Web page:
Santa Craft

This polymer clay Santa craft can start a Christmas tradition. Add one homemade Christmas decoration, per year to the tree!

This even comes with a pattern, so it's easier to make.


Age: 12 and up

Difficulty: Medium

Time scale: 3 out of 5


  • Roller
  • blade
  • 1.5 pkg. sculpey
  • Needle tool
  • small Ball end tool
  • Small exacto knife
  • Paper towel or small rag
  • Fine grit sandpaper 
  • 14 inches of lightweight Wire 
  • Pliers 
  • Small bell
  •  Small paint brush
  •  clear water based Varathane
  • tile for work surface
  • Acrylic craft paint:

Red, white, black, dark green, burnt umber

How to Make this Santa Craft


Condition 1.5 packs of super sculpey or premo. Use the one that is a translucent color.

Use a roller to flatten to slightly thinner than 1/4 inch thick.

Print the Santa craft template.


Lay the pattern over the flattened sculpey.

Trace around the pattern with a needle tool. Push enough, to leave an imprint in the clay.


Remove the pattern.

Use the small exacto blade to cut around the outer edge of the Santa.

The legs and arms should be separate from the body.(Not attached.)


Slowly pull the excess clay away.

Cut off sections, if necessary to keep from distorting the pattern.


Smooth the edges and round them over slightly. 

You can use your thumb, finger or a shaping tool. 


Use the small ball end tool to add the lines on the cuffs, around the beard and face.


Add extra detail lines (that show on the pattern) on the hair, moustache, beard, legs, boots and cuffs.

Smooth any little lumps, with your finger, without pushing hard enough to remove the detail lines.


Use a needle tool to poke holes, as indicated by the round dots, on the pattern. 


Use a clay blade to scrape the santa craft pieces, off your work surface. 


Turn the pieces over and smooth the rough edges, on the backside. 

burnt-sculpey-whoopsThis is what you should NOT do....Burned-polymer-clay!

Bake the Santa craft for approximately 30 minutes. Monitor closely, while it is baking. 

Check the instructions for the clay you are using; bake times can vary.


If your Santa craft looks like this, you cooked it TOO much. 

Another craft wreck!! UGH!

painting-polymer-clay-piecesHow many legs does this Santa have?

Paint the hair, beard and cuffs, with white paint.

Let dry.

Paint the backside of the cuffs and hair.

Let dry.

Use red paint on the hat, jacket and legs.

Flip over when dry and paint the back.

Paint the boots black.

Do the back, when the front is dry.

Paint the mittens dark green. Once again, do the back, after drying the front.

Let the paint dry, between each color change. Okay, so you don't need to let it dry; IF you have a steady hand. I'm a sloppy painter, so I can easily make a BIG mess.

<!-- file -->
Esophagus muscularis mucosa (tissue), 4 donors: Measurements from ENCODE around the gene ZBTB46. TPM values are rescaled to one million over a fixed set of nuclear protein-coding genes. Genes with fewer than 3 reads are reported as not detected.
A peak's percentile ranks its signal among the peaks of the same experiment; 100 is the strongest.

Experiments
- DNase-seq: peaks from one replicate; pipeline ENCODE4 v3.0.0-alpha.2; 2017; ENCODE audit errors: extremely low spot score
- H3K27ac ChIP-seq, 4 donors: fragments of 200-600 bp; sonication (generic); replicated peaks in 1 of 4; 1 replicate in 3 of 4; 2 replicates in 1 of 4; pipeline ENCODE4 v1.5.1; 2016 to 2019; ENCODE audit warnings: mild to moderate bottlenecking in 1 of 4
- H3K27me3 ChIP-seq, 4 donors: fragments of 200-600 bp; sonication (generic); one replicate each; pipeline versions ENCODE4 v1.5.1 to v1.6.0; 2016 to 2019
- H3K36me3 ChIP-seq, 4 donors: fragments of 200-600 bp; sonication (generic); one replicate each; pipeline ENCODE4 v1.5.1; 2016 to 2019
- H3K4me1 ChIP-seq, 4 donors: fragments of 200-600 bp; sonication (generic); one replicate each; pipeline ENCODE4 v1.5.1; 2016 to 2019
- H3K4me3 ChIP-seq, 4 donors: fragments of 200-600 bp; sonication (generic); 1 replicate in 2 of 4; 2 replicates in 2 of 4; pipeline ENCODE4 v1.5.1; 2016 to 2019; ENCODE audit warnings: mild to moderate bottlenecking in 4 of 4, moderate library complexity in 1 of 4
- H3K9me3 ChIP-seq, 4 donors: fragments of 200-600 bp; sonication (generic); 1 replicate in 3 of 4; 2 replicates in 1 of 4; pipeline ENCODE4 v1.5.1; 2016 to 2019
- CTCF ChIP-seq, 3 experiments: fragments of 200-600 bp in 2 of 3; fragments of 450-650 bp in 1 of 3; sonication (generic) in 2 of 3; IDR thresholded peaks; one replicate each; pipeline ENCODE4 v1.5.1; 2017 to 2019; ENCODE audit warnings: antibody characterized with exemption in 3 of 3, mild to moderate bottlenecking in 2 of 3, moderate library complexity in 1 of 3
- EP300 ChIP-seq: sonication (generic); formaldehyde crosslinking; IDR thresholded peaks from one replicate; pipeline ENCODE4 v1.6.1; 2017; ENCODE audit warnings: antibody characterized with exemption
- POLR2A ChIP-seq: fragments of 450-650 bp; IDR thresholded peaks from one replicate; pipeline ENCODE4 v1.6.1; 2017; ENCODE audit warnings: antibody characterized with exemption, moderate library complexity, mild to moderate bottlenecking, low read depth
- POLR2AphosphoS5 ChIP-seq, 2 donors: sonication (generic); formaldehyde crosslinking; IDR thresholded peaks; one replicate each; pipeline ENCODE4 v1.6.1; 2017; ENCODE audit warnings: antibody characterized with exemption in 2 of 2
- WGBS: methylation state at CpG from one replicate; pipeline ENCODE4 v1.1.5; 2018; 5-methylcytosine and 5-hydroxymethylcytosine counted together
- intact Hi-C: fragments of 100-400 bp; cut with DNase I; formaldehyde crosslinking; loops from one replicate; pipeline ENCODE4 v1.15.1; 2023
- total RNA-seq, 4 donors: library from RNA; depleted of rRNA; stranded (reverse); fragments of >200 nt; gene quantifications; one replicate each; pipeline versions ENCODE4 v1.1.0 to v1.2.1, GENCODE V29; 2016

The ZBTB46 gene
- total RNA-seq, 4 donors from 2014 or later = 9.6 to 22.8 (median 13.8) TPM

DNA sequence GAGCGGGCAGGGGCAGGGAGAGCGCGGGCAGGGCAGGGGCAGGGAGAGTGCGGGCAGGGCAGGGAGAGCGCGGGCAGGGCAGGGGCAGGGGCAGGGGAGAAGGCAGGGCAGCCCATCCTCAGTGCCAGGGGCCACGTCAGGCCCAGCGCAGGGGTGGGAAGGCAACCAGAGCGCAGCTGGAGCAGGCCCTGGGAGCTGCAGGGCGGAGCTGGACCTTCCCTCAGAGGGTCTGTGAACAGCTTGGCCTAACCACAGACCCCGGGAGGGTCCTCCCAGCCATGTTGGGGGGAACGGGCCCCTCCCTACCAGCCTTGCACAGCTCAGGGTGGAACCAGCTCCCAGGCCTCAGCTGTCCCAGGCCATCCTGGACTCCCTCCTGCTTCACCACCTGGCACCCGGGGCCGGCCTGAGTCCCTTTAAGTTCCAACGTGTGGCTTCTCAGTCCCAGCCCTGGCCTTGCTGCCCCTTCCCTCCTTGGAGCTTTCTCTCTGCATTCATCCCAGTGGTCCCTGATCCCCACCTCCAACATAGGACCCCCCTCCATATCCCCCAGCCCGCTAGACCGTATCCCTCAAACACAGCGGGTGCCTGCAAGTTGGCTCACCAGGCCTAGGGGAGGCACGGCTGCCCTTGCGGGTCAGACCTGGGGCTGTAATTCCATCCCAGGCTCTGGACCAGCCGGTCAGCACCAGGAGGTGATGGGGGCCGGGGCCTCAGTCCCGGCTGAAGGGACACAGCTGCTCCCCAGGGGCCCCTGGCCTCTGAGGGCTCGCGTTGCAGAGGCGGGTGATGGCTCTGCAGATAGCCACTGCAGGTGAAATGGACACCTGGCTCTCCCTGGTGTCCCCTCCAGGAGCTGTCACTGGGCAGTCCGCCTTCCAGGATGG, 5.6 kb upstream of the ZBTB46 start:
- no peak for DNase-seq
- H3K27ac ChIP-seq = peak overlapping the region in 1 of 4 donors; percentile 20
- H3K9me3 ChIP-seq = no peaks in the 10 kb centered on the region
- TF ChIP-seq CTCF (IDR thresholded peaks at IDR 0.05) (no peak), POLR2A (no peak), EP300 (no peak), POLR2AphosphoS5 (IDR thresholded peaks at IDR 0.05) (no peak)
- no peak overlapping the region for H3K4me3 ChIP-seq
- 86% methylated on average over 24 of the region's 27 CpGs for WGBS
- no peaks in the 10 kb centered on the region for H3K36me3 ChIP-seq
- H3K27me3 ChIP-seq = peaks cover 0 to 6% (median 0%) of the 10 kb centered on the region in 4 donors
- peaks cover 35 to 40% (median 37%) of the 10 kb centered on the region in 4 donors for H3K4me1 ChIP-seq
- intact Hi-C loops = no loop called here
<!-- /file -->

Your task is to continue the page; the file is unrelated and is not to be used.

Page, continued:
If you are a bit sloppy, it is in your best interest, to let each color dry, before applying the color, next to it. Even though it may seem to take longer, it probably won't. Rush it along, paint next to the wet color and messes can happen!

You may end up with a pink beard or a pink Santa suit. Ugh! You can try to convince yourself it won't happen, but there is a good chance it will!


After all the paint has dried, lightly sand the edges with fine grit sandpaper, to remove a bit of the paint.

Wipe with paper towel or a rag.


Apply burnt umber paint to the entire Santa ornament, including the back. Make sure to get the paint down into all the carved lines.

Leave for a few seconds and wipe gently with a damp paper towel or rag. Don't wipe too hard or you will remove the base layer of paint.

Let dry...AGAIN.


Dry brush a bit of white over top of the beard, if the burnt umber wash still looks too dark, after it has been wiped.

Dot the eyes with Black. Use a needle tool or toothpick for small dots.

Paint a coat of clear varathane to the front. After it dries, turn over and do the back.

If drying time is an issue, try making multiples of this Santa craft. The water based craft paint dries quickly. If you make multiples, there is less waiting, twiddling your thumbs time.

If you are doing ten ornaments, by the time you finish the first color on the tenth one, the first one should be almost dry. Can you tell, waiting for paint to dry, is not my favourite activity? I must multitask, to avoid this annoyance!


Cut 5 pieces of wire, 2 inches long.

Poke a piece of wire through the hole in the body and the other end, through the leg. Twist the ends of wire together.

Do the same thing to attach the other leg and each arm to the body.


Poke one of the wires through the hole in the end of the hat and attach a small bell.

Twist the wire together.


Cut one piece of wire, 6 inches long.

Use this piece to put through the hole in the top of the hat to make the hanger. 

Use pliers to twist the ends of the wire together.

Wrap the wire around the needle tool to make the wire squiggly.

Twist the wire loop together, next to the hat.

Every family should have traditions, to make Christmas even more significant. It can be as simple as creating a new ornament, every year.

Add another Family Christmas tradition; decorate together. Decorating the Christmas tree together, as a family, using homemade ornaments, becomes a fun and sentimental journey.

Merry Christmas!

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